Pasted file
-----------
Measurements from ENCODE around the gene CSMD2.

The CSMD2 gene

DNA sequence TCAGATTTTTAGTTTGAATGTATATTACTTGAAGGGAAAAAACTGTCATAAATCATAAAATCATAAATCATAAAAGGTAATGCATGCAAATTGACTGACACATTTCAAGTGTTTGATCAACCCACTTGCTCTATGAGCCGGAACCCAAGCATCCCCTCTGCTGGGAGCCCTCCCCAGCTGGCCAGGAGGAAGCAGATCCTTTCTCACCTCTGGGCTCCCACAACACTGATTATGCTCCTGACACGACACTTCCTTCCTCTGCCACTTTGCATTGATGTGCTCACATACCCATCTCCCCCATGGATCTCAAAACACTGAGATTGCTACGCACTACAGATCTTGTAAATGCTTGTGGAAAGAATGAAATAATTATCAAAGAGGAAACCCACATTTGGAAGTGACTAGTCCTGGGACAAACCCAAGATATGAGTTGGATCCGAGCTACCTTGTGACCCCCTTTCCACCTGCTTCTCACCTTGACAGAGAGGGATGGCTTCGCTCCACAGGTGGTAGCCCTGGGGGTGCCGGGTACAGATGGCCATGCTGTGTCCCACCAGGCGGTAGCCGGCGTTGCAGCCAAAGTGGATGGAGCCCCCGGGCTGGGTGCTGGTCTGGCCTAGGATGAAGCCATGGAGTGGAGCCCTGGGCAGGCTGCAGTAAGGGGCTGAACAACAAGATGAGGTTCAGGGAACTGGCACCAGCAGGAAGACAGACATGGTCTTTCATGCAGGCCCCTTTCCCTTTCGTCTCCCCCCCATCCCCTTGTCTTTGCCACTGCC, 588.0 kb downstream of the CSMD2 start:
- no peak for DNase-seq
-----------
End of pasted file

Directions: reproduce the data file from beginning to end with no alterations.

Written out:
Measurements from ENCODE around the gene CSMD2.

The CSMD2 gene

DNA sequence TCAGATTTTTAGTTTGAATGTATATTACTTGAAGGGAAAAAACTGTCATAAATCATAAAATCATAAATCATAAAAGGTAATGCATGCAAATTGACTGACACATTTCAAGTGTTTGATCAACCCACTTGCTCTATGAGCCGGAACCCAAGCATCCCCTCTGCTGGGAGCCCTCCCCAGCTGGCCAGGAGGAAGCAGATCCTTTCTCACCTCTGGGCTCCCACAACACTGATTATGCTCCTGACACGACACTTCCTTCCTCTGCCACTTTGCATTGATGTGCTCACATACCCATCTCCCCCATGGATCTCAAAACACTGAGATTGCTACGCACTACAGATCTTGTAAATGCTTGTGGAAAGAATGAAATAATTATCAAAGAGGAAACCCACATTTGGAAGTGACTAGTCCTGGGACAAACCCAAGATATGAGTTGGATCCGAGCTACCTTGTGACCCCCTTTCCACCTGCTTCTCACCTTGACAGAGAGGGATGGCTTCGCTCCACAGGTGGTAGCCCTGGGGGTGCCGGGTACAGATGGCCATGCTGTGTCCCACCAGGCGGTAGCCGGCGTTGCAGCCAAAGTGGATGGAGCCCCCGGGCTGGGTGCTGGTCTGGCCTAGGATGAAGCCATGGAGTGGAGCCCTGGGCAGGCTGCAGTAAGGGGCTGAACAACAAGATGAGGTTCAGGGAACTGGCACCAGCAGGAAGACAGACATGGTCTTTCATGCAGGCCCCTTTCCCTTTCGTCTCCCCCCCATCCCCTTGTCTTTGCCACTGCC, 588.0 kb downstream of the CSMD2 start:
- no peak for DNase-seq